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A high-tech centre for research and development just outside of Moscow looks set to propel Russia forward in energy, IT, telecommunications, biomedicine and nuclear technologies.

Skolkovo Innovation Centre, dubbed the “Russian Silicon Valley” is a high-tech hub to be built in Skolkovo, Russia.

This new business hub will initially be a centre of research and innovation in five areas that carry top priority for Russia — energy, IT, telecommunications, biomedicine and nuclear technologies. It will concentrate international intellectual capital and stimulate the development of breakthrough projects and technologies just outside the nation’s capital, Moscow.

The site, which Moscow-based architects Arch Group have transformed into an ecological wonderland, also encompasses residential buildings designed for temporary accommodation of the scientific elite.

“The architectural solution should not only provide comfortable accommodation for the residents but also form a creative environment that encourages people to communicate, exchange experiences, and help in the creative process,” explains Arch Group founder Alexey Goryainov.

“We want to avoid the feeling of a dense urban development. This is why the buildings are shaped as the natural landscape and green hills. Between them there is a lot of air and space.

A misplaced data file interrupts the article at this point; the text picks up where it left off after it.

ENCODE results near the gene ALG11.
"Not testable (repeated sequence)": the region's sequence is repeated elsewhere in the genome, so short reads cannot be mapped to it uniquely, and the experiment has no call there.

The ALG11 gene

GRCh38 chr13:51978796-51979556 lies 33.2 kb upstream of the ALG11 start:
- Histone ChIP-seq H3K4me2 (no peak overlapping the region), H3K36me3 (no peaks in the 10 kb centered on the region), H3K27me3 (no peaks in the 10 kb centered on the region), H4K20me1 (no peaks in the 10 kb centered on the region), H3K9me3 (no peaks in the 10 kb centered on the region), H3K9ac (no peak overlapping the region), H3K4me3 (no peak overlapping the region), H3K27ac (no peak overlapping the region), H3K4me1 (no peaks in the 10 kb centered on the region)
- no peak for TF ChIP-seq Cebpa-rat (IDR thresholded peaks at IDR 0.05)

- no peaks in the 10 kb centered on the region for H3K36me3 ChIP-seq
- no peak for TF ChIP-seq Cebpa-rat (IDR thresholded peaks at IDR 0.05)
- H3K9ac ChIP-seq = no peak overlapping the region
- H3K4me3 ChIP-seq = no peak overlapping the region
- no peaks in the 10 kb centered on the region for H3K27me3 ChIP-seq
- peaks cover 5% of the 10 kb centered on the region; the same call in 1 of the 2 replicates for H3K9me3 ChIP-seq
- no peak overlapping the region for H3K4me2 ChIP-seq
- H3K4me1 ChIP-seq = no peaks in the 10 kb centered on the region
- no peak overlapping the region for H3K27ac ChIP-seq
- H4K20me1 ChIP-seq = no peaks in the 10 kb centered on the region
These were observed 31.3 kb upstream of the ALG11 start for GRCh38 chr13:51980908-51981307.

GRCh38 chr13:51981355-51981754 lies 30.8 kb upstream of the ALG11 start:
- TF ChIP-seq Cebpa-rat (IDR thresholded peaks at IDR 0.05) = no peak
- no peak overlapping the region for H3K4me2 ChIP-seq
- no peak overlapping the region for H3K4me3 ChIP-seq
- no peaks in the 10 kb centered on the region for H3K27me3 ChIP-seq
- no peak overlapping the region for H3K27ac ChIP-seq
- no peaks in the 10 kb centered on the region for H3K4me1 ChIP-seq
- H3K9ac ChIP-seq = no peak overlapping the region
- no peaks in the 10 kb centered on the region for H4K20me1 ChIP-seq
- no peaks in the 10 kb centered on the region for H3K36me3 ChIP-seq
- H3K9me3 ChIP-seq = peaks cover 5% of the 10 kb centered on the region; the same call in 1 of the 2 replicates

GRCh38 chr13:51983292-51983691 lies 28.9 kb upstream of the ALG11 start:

“The slopes of the hills are green terraces, so even the buildings themselves are a part of the natural recreational space. Facades and windows of the apartments are slightly turned towards the forest.”


Pedestrian paths on the second level between the lobbies form the project’s single communicative space, connecting all the houses. The principles of its organisation are similar to those of the medieval cities of Europe, where over centuries a complex, three-dimensional urban environment was formed. Each house has its own character and its own history.

Working in-house, Arch Group conceptualised the project in sketches and simple AutoCAD drawings to check the building’s main parametres before being transporting it into 3ds Max. The resulting 3D model was rendered using V-Ray with final images processed in Photoshop.


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